After the single “Bang!” made quite the explosion on Feb. 12, 2020, the band AJR has been diligently working through the pandemic to produce their new album, “Ok Orchestra.” From months of planning through everything COVID-19 threw at them, including having to cancel their tour, came a beautiful, heart-wrenching and fun collection of 13 songs.
AJR stands for Adam, Jack and Ryan, the three brothers who make up the band. While most of the time in life brothers typically fight, these three know how to work as a team to create great music.
With divorced parents, their dad, Gary, is a major supporter that is well-known by their fans. Even during their virtual concert, there was a “Gary Cam” so that fans could watch their dad in the corner of the auditorium dancing and singing along during the entire show.
Their newest album, which dropped March 26, features songs that comment on the many universal struggles that kids our age enjoy reflecting on. Each song has something to say. It’s one of those albums you may have to listen to a few times to understand everything they are trying to say.
They explore random thoughts at 3 a.m., our parents’ divorce, that kid from middle school who was always better than us, being stuck inside during the pandemic, fitting in with friends and even ranting to therapists about problems that may not seem significant, but they are to you. These are some deep themes, and AJR eloquently explores them through these songs.
AJR returns to their roots a little bit in this album, but also explores some new types of sound. Thankfully, they returned with an overture, the first song of the album that combines the rest of the songs of the album. Just like in musicals and other larger music pieces, an overture is the first song that sets the stage for the rest of the show, and AJR creates something similar to start off their albums. It is musical mastery, a mash-up of what’s to come, setting the tone for the rest of the adventure. Their last album, “Neotheater,” did not have this aspect that is essential to AJR, and I’m so glad they created one for their new album.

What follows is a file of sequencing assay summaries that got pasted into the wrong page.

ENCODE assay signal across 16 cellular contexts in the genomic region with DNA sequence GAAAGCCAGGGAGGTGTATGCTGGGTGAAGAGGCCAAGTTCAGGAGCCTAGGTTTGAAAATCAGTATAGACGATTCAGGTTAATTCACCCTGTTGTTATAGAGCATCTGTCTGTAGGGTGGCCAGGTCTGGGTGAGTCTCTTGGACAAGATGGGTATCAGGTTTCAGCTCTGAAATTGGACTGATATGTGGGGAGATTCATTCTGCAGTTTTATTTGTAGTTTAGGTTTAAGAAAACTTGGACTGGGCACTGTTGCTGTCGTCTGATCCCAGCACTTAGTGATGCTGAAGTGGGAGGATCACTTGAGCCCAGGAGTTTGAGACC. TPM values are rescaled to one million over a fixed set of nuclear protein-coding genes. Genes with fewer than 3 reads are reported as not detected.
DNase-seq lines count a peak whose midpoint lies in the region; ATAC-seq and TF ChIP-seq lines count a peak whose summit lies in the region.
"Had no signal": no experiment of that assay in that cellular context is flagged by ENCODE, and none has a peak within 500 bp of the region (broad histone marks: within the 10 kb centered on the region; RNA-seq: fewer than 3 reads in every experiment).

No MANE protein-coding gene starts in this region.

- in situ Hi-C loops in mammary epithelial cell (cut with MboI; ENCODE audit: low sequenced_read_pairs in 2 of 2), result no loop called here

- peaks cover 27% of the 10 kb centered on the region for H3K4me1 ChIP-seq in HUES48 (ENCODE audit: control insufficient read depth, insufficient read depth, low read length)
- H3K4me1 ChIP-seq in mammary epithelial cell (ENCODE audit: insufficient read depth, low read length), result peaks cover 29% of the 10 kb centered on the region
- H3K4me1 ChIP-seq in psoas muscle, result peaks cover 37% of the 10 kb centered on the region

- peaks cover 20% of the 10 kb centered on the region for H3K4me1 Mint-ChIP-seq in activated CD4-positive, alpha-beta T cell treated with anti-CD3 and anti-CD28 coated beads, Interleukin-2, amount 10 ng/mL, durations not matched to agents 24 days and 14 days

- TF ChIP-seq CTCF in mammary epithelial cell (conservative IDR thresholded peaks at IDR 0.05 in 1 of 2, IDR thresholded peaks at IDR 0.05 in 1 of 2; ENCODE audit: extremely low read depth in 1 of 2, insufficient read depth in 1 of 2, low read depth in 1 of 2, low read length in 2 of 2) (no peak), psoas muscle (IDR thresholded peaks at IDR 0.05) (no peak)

“Bummerland” is one of my all time favorites, a perfect quarantine song. “We’re only going up from here…”, God I hope so. With a catchy melody and percussion adding a sweet beat to combine to make a song perfect for dancing with your gals on a Saturday night.
They do something really magical in this song, and throughout the rest of the album, that I think is pretty unique for AJR. They turn singing into instruments. A voice turns into a trumpet, which turns into a mandolin, which turns into a violin, completely seamlessly. It really is incredible music production, changing what music could be by introducing this new form.
As opposed to a band, they often use a soundboard and audio mixing to create their songs. They do occasionally go back to the roots of music, adding a full orchestra into some of the songs, but for the most part they are able to press buttons to create their sound. Super high-tech, and super exciting.
A popular hit coming out of the album seems to be “3 O’Clock Things,” which also has some political commentary. A lot of the song talks about those deep thoughts that you can only have at 3 a.m. Most of us can relate to the lyrics describing how they paid for college when YouTube was an option, especially now after attending Zoom University for the past year and a half. Or how you “vote for someone to vote for someone to vote for someone”, and if that person ends up “evil,” you just have to accept it and say that “he means well”.